Preprint Article Version 1 This version is not peer-reviewed

The Optimal Tuning, within Carbon Limits, of Thermal Mass in Naturally Ventilated Buildings

Version 1 : Received: 12 July 2019 / Approved: 15 July 2019 / Online: 15 July 2019 (05:43:16 CEST)
Version 2 : Received: 15 July 2019 / Approved: 16 July 2019 / Online: 16 July 2019 (08:50:05 CEST)

How to cite: Craig, S. The Optimal Tuning, within Carbon Limits, of Thermal Mass in Naturally Ventilated Buildings. Preprints 2019, 2019070178 (doi: 10.20944/preprints201907.0178.v1). Craig, S. The Optimal Tuning, within Carbon Limits, of Thermal Mass in Naturally Ventilated Buildings. Preprints 2019, 2019070178 (doi: 10.20944/preprints201907.0178.v1).

Abstract

What proportions should a thermally massive building have? How should the thermal mass be distributed? Should the "massing" change with the choice of material? This paper shows how to optimize the physical proportions of a building so that it synchronizes ambient heat exchanges in a natural feedback cycle. An internal mass is thermally coupled with buoyancy ventilation; the cycle is driven by the daily swing of outdoor temperature. Tripling up functions in this way—so that structural materials can reliably cool and power the ventilation for buildings—could help decarbonize the construction industry and provide an effective strategy for adapting to life-threatening heatwaves. Based on harmonic analysis, the method allows designers to thermally tune the form and mass of a building to meet chosen targets for temperature and ventilation in free-running mode. Once the optimal balance of exchange rates is known, design teams can proportionally vary the building height and ventilation openings against the surface area and thickness of an internal thermal mass. The possible permutations are infinite but parametrically constrained, allowing teams to fairly compare the functional and environmental credentials of different construction materials while they produce and evaluate preliminary options for organizing the exterior form and interior spaces of a building. An example study suggests that thin-shell structures of minimum weight, and even timber buildings, may be optimally tuned to produce ample ventilation and temperature attenuation.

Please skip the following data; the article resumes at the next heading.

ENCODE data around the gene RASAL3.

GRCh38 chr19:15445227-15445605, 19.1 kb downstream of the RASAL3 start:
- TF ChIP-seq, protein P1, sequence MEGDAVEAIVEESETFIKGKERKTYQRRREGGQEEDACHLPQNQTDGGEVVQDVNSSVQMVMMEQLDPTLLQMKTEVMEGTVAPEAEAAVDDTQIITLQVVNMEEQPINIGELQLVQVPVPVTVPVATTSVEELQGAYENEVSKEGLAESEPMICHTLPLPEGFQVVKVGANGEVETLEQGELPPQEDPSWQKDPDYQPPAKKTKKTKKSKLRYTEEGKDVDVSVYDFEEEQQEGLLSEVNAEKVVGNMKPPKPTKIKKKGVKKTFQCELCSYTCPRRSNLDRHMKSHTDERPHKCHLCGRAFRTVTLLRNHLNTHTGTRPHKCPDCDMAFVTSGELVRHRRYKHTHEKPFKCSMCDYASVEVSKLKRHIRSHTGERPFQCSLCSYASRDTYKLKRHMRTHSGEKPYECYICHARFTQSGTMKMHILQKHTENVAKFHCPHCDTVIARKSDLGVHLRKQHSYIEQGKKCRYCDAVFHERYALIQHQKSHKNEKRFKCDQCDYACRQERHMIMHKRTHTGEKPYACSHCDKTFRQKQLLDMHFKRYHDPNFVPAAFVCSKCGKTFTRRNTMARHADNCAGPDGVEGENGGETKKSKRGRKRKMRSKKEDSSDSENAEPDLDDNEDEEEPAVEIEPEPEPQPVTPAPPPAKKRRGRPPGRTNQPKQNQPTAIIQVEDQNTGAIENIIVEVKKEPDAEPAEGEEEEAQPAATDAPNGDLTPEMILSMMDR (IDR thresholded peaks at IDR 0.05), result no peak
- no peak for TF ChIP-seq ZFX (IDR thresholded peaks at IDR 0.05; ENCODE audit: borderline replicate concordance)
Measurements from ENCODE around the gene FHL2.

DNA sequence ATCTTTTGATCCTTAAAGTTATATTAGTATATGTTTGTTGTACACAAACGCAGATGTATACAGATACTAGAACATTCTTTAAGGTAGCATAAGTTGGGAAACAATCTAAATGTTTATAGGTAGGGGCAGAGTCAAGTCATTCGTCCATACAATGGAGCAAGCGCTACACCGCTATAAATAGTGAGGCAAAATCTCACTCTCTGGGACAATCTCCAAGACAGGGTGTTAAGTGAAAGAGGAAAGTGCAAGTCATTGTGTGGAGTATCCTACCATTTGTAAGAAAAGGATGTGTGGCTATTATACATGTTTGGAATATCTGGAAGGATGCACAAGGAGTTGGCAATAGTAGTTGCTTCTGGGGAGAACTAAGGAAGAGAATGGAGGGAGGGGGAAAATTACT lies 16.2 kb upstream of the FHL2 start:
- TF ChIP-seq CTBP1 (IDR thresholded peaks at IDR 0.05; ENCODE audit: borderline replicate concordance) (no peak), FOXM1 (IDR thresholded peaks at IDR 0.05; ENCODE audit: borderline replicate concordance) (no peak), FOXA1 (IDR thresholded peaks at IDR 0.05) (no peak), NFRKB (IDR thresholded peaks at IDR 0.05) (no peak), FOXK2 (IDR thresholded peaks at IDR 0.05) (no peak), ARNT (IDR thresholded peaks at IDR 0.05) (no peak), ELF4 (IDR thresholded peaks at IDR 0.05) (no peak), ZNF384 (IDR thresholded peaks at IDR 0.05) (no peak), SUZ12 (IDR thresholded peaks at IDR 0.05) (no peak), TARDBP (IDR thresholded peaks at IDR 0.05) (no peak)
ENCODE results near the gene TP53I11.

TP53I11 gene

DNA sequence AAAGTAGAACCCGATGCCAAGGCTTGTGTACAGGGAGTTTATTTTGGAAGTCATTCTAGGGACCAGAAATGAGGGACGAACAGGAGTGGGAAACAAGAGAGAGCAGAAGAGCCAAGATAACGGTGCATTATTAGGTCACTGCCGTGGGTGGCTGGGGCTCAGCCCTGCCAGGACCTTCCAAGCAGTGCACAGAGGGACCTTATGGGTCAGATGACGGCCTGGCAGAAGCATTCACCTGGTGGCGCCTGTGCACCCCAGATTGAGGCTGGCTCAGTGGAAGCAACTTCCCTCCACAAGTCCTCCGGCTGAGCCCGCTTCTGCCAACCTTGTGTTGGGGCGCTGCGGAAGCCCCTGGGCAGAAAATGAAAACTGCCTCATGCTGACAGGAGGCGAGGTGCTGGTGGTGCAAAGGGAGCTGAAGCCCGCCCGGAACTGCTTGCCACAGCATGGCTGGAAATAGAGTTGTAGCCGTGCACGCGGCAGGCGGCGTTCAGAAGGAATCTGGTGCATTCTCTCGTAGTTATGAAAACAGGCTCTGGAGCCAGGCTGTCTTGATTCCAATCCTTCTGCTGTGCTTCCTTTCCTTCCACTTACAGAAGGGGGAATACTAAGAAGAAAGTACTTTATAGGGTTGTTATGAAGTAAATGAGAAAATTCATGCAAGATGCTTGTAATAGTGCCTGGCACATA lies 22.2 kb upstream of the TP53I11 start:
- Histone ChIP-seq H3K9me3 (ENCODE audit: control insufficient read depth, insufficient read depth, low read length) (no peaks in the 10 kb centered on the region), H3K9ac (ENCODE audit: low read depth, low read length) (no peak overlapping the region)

Subject Areas

thermal mass; natural ventilation; thermal resilience; materials design; life cycle analysis; thermal optimization; low carbon

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